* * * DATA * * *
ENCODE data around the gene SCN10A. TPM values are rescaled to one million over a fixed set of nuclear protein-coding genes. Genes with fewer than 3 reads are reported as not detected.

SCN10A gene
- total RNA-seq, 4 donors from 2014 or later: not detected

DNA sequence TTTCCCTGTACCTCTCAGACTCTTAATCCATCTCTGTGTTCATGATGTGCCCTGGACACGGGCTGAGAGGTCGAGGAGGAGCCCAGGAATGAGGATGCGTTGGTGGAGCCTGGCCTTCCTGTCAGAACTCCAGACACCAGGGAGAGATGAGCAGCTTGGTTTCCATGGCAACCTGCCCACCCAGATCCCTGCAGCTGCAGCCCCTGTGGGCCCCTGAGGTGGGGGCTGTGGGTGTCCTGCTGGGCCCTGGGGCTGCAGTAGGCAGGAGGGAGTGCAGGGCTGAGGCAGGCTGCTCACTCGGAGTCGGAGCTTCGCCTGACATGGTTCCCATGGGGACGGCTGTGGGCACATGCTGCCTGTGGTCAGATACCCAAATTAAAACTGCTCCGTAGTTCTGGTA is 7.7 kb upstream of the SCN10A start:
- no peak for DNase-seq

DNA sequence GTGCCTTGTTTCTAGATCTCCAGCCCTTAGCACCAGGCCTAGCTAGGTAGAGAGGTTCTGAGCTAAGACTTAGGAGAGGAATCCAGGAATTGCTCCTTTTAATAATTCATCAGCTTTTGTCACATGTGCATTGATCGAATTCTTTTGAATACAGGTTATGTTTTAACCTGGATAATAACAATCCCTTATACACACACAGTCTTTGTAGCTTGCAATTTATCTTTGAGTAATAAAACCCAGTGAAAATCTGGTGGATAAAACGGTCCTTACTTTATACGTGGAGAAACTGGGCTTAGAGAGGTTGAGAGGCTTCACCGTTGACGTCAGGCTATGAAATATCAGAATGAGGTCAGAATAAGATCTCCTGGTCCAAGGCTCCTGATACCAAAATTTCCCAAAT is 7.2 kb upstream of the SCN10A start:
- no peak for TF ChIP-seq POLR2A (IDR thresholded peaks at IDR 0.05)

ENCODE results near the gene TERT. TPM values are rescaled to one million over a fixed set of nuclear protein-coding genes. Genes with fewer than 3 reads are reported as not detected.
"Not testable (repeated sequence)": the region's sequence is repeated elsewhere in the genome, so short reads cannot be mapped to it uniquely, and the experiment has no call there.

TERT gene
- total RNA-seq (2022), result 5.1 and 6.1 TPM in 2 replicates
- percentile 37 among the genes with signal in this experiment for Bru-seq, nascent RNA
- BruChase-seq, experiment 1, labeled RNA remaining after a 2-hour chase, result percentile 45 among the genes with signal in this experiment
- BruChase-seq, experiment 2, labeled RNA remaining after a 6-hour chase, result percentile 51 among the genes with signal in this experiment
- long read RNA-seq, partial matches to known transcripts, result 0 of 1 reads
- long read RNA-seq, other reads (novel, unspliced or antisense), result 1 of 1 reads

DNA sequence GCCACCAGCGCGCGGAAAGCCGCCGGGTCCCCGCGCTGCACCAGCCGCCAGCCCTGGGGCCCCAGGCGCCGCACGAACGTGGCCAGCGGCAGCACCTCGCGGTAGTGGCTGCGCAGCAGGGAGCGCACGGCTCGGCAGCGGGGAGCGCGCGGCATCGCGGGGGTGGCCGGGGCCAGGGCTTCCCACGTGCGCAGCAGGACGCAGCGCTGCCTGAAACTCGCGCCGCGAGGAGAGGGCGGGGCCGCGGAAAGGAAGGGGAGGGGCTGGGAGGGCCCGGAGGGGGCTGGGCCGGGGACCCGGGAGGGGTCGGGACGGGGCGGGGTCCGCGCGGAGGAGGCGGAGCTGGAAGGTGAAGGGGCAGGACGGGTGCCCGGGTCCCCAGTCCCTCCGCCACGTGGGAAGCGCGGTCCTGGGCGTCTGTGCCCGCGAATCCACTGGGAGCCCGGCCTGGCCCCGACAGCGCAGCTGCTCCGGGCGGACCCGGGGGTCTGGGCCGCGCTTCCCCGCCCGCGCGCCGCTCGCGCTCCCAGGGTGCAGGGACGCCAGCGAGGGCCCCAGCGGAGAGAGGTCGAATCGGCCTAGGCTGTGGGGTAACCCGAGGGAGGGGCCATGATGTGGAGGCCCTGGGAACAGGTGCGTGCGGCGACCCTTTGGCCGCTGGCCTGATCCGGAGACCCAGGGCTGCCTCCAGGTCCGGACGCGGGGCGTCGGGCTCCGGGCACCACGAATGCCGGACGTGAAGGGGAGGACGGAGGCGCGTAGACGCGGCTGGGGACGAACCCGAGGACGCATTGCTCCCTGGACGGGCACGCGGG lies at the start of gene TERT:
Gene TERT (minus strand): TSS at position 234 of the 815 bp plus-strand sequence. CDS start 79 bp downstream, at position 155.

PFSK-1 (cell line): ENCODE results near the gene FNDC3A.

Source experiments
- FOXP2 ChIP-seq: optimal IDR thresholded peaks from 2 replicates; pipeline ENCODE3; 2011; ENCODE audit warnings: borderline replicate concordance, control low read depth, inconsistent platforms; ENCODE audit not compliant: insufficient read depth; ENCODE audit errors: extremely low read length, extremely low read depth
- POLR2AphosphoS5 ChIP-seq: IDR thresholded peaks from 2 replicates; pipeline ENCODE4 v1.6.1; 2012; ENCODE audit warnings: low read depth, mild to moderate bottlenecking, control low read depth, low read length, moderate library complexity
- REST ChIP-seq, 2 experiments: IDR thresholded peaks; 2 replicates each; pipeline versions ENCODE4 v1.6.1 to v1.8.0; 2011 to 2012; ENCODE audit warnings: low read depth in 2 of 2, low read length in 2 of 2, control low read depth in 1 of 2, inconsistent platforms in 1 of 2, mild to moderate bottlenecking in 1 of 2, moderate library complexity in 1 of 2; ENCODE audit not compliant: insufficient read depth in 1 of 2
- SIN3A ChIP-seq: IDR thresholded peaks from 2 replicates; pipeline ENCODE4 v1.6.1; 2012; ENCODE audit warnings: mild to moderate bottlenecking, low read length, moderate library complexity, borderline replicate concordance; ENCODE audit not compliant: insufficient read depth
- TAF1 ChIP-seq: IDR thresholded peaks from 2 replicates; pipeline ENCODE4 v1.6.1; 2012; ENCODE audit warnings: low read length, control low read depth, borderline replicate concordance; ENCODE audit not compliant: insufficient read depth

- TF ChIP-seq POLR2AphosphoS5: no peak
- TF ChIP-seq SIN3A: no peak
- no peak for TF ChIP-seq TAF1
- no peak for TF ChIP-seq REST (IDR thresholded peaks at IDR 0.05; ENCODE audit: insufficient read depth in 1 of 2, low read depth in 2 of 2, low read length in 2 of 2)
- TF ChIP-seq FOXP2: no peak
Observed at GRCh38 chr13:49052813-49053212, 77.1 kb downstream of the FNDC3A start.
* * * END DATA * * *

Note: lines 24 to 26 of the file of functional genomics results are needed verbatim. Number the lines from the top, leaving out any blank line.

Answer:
- SIN3A ChIP-seq: IDR thresholded peaks from 2 replicates; pipeline ENCODE4 v1.6.1; 2012; ENCODE audit warnings: mild to moderate bottlenecking, low read length, moderate library complexity, borderline replicate concordance; ENCODE audit not compliant: insufficient read depth
- TAF1 ChIP-seq: IDR thresholded peaks from 2 replicates; pipeline ENCODE4 v1.6.1; 2012; ENCODE audit warnings: low read length, control low read depth, borderline replicate concordance; ENCODE audit not compliant: insufficient read depth

- TF ChIP-seq POLR2AphosphoS5: no peak